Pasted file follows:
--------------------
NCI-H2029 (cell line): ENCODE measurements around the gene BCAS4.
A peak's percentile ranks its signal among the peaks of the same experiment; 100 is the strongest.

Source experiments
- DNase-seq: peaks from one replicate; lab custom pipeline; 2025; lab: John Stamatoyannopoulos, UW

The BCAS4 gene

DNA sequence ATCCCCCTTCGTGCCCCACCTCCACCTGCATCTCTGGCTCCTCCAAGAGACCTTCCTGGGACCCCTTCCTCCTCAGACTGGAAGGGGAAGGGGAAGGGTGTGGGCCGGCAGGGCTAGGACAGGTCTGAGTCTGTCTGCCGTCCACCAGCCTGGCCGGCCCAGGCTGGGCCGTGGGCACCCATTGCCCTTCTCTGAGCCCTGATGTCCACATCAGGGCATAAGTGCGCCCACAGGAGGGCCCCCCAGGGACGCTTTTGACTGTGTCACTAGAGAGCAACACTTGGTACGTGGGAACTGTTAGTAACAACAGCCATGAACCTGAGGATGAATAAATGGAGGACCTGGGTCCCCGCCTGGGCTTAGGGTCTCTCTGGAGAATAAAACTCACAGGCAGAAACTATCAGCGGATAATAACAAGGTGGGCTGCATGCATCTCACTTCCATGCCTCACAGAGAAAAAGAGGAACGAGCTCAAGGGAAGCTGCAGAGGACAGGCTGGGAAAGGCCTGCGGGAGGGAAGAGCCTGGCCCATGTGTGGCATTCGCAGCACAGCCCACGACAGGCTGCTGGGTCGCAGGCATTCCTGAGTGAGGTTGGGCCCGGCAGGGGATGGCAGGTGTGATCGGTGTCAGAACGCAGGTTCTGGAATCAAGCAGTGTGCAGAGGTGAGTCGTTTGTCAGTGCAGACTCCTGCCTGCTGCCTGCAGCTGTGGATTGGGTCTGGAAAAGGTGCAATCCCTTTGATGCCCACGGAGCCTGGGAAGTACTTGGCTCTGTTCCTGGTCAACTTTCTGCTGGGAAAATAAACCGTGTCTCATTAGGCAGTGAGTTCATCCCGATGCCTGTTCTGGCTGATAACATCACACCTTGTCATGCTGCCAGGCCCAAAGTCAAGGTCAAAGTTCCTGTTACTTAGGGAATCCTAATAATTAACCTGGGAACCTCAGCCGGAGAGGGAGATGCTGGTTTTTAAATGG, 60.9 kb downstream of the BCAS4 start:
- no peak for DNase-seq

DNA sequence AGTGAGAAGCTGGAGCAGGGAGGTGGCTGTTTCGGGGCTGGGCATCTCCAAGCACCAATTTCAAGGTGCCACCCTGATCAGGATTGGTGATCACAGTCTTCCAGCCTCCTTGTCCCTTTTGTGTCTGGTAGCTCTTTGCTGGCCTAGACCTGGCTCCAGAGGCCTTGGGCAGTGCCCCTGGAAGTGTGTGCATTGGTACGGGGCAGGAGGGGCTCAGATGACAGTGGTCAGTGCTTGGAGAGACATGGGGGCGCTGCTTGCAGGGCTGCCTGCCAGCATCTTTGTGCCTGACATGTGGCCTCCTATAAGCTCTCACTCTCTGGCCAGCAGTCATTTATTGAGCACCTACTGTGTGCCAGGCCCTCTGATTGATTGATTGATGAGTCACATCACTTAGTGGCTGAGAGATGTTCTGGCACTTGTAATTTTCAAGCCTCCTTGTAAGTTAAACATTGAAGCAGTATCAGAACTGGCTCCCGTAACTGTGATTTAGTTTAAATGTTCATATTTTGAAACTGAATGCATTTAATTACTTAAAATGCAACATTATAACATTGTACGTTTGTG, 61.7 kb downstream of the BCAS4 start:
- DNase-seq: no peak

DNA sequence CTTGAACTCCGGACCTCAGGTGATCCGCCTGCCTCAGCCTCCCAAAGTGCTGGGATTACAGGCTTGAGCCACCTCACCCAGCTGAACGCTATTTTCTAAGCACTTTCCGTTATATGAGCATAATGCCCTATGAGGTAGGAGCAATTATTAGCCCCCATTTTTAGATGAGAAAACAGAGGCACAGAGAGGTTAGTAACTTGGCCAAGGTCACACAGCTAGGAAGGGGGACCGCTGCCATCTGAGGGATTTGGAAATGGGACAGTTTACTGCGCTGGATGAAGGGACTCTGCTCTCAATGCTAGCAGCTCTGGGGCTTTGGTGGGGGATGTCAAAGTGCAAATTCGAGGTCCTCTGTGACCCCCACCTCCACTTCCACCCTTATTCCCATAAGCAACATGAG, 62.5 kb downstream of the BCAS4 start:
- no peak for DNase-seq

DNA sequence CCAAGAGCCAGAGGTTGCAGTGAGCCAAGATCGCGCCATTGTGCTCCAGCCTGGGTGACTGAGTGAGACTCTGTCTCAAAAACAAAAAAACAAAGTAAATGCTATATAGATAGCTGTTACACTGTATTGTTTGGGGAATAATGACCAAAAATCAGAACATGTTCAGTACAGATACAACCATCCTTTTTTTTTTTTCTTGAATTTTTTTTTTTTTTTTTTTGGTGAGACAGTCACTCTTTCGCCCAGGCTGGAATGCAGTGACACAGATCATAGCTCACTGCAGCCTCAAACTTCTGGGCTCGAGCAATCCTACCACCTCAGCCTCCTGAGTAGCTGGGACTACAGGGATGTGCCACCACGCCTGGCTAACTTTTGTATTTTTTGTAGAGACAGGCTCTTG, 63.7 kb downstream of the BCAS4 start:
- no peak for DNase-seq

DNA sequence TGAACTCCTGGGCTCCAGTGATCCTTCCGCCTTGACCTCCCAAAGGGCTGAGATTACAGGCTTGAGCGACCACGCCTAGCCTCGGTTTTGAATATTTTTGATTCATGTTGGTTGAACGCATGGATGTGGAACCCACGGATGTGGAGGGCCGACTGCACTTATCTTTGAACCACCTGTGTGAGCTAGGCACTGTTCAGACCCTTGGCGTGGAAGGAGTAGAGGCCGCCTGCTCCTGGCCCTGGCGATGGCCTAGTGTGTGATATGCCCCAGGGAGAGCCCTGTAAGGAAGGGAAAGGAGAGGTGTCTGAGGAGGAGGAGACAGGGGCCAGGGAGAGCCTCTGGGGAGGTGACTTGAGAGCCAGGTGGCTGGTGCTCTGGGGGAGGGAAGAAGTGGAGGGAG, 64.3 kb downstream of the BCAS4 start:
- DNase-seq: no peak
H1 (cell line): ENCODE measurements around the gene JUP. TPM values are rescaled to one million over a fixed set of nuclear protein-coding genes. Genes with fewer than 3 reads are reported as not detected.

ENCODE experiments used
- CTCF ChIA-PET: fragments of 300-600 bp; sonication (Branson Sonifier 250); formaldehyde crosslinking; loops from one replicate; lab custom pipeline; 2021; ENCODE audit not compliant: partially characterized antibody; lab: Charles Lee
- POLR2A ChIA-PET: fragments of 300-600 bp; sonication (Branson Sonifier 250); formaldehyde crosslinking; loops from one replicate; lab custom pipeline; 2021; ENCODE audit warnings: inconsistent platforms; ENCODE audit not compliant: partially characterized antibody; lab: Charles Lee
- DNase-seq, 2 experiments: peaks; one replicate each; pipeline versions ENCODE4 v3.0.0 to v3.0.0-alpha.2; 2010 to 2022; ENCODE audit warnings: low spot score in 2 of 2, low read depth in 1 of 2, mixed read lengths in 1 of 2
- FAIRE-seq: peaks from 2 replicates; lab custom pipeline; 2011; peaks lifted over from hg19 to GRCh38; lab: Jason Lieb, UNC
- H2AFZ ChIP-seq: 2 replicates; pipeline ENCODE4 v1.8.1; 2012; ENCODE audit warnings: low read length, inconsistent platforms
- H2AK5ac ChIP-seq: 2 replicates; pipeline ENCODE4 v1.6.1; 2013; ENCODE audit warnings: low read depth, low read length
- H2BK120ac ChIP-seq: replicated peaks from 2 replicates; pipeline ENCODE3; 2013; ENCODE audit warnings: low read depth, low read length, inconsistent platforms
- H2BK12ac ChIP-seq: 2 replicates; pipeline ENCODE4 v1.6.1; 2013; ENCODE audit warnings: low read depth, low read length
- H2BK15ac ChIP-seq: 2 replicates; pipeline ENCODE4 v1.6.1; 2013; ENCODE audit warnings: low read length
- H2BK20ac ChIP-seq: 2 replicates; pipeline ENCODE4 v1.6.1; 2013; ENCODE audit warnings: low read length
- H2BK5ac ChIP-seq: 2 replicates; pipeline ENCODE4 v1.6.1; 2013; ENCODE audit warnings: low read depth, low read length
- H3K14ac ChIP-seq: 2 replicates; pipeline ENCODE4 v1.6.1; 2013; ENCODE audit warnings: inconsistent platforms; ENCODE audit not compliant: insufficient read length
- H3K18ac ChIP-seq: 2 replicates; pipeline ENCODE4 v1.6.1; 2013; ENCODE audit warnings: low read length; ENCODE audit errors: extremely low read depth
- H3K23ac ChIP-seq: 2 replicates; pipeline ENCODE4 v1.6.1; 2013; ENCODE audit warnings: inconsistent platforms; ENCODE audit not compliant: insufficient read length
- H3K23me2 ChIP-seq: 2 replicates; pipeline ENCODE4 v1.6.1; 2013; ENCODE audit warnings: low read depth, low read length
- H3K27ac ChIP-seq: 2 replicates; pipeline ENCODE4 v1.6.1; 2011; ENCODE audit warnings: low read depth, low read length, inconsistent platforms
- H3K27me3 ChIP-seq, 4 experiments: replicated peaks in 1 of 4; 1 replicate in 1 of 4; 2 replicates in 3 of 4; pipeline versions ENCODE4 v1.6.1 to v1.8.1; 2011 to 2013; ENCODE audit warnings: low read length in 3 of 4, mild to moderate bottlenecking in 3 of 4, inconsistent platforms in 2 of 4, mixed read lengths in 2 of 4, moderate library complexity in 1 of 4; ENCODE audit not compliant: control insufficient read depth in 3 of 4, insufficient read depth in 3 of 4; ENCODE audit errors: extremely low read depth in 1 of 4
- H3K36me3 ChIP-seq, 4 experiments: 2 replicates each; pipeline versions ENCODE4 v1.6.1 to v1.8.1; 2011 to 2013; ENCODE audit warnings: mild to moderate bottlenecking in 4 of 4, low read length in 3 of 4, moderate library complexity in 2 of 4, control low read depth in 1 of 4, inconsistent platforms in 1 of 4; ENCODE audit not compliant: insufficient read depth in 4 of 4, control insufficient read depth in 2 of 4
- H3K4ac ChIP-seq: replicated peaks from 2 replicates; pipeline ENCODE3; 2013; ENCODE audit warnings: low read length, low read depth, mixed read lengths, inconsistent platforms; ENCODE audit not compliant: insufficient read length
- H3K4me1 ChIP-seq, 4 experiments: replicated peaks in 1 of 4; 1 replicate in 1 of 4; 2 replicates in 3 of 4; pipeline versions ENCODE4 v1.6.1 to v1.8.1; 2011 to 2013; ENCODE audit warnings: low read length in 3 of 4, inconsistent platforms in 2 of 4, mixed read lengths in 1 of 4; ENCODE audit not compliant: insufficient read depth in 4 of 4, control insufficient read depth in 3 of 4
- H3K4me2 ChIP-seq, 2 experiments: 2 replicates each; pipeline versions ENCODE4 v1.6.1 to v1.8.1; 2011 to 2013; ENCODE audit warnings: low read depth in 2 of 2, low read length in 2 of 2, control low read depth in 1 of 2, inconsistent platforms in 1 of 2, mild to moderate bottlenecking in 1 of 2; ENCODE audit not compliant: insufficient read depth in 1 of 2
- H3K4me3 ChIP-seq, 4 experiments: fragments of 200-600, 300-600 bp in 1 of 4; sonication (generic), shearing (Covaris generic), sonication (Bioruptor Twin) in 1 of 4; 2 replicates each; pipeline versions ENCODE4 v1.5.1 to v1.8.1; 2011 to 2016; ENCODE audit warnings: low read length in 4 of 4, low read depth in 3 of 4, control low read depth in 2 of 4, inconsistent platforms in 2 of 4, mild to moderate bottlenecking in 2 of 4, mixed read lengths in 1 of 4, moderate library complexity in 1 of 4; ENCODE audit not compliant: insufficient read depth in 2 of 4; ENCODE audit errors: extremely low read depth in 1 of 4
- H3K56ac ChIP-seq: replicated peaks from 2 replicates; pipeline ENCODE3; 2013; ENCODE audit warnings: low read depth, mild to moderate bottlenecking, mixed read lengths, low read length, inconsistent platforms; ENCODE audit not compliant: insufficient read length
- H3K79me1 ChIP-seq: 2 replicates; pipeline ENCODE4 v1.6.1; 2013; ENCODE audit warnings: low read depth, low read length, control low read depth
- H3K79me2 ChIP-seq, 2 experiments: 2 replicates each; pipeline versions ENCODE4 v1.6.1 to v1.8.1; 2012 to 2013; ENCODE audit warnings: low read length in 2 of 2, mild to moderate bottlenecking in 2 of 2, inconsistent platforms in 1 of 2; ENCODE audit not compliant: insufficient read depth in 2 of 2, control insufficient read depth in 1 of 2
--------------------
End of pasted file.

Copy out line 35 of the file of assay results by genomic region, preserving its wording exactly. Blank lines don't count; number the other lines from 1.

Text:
- H3K36me3 ChIP-seq, 4 experiments: 2 replicates each; pipeline versions ENCODE4 v1.6.1 to v1.8.1; 2011 to 2013; ENCODE audit warnings: mild to moderate bottlenecking in 4 of 4, low read length in 3 of 4, moderate library complexity in 2 of 4, control low read depth in 1 of 4, inconsistent platforms in 1 of 4; ENCODE audit not compliant: insufficient read depth in 4 of 4, control insufficient read depth in 2 of 4